Centers for Disease Control and Prevention
Spondyloepiphyseal dysplasia congenita Spondyloepiphyseal dysplasia congenita is an inherited bone growth disorder that results in short stature (dwarfism), skeletal abnormalities, and problems with vision and hearing. This condition affects the bones of the spine (spondylo-) and the ends (epiphyses) of long bones in the arms and legs. Congenita indicates that the condition is present from birth.People with spondyloepiphyseal dysplasia congenita have short stature from birth, with a very short trunk and neck and shortened limbs. Their hands and feet, however, are usually average-sized. Adult height ranges from 3 feet to just over 4 feet. Abnormal curvature of the spine (kyphoscoliosis and lordosis) becomes more severe during childhood. Instability of the spinal bones (vertebrae) in the neck may increase the risk of spinal cord damage. Other skeletal features include flattened vertebrae (platyspondyly); an abnormality of the hip joint that causes the upper leg bones to turn inward (coxa vara); a foot deformity called a clubfoot; and a broad, barrel-shaped chest. Abnormal development of the chest can cause problems with breathing. Arthritis and decreased joint mobility often develop early in life.People with spondyloepiphyseal dysplasia congenita have mild changes in their facial features. The cheekbones close to the nose may appear flattened. Some infants are born with an opening in the roof of the mouth (a cleft palate). Severe nearsightedness (high myopia) is common, as are other eye problems that can impair vision. About one quarter of people with this condition have hearing loss.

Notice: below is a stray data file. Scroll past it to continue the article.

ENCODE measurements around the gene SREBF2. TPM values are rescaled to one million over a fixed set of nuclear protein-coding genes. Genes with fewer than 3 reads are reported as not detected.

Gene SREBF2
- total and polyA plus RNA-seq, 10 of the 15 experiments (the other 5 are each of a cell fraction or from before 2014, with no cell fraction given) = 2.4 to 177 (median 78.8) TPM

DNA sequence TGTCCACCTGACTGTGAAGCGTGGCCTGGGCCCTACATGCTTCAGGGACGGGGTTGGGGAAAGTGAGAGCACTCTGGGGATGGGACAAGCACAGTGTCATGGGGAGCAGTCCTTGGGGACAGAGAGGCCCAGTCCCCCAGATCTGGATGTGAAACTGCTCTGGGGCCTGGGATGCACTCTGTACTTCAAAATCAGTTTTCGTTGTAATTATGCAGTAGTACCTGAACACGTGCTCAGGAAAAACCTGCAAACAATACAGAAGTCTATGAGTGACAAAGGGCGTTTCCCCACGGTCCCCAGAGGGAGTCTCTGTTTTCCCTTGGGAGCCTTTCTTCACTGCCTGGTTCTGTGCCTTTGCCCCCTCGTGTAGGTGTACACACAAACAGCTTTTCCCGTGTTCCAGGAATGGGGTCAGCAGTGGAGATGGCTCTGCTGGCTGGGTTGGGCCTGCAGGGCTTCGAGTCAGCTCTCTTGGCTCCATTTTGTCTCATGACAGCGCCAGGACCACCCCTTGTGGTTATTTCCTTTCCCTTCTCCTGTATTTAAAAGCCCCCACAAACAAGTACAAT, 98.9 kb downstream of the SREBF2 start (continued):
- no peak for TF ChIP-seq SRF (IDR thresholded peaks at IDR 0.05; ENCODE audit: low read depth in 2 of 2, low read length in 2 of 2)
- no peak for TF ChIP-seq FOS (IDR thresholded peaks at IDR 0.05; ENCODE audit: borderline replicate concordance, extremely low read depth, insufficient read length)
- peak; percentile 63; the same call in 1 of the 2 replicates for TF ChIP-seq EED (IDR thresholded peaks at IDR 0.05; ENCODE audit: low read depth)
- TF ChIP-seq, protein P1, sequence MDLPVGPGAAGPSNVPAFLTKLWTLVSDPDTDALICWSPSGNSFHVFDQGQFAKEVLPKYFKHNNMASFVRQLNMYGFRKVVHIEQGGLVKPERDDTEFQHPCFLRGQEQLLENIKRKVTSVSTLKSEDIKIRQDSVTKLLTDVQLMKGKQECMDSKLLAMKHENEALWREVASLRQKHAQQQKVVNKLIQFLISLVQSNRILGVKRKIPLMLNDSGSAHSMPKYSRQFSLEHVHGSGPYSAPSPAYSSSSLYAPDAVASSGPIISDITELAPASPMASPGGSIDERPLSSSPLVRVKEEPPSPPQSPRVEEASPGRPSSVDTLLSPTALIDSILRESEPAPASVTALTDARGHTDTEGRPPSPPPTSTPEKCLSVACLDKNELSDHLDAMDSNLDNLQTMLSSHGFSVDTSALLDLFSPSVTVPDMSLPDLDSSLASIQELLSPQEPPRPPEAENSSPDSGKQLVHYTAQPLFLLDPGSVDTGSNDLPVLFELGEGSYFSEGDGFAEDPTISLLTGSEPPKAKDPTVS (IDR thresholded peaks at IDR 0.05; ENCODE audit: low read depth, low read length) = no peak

X-linked spondyloepiphyseal dysplasia tarda X-linked spondyloepiphyseal dysplasia tarda is a condition that impairs bone growth and occurs almost exclusively in males. The name of the condition indicates that it affects the bones of the spine (spondylo-) and the ends (epiphyses) of long bones in the arms and legs. "Tarda" indicates that signs and symptoms of this condition are not present at birth, but appear later in childhood, typically between ages 6 and 10.Males with X-linked spondyloepiphyseal dysplasia tarda have skeletal abnormalities and short stature. Affected boys grow steadily until late childhood, when their growth slows. Male adult height ranges from 4 feet 10 inches to 5 feet 6 inches. Individuals with X-linked spondyloepiphyseal dysplasia tarda have a short trunk and neck, and their arms appear disproportionately long. Impaired growth of the spinal bones (vertebrae) causes the short stature seen in this disorder. The spinal abnormalities include flattened vertebrae (platyspondyly) with hump-shaped bulges, progressive thinning of the discs between vertebrae, and an abnormal curvature of the spine (scoliosis or kyphosis). Other skeletal features of X-linked spondyloepiphyseal dysplasia tarda include an abnormality of the hip joint that causes the upper leg bones to turn inward (coxa vara); a broad, barrel-shaped chest; and decreased mobility of the elbow and hip joints. Arthritis often develops in early adulthood, typically affecting the hip joints and spine.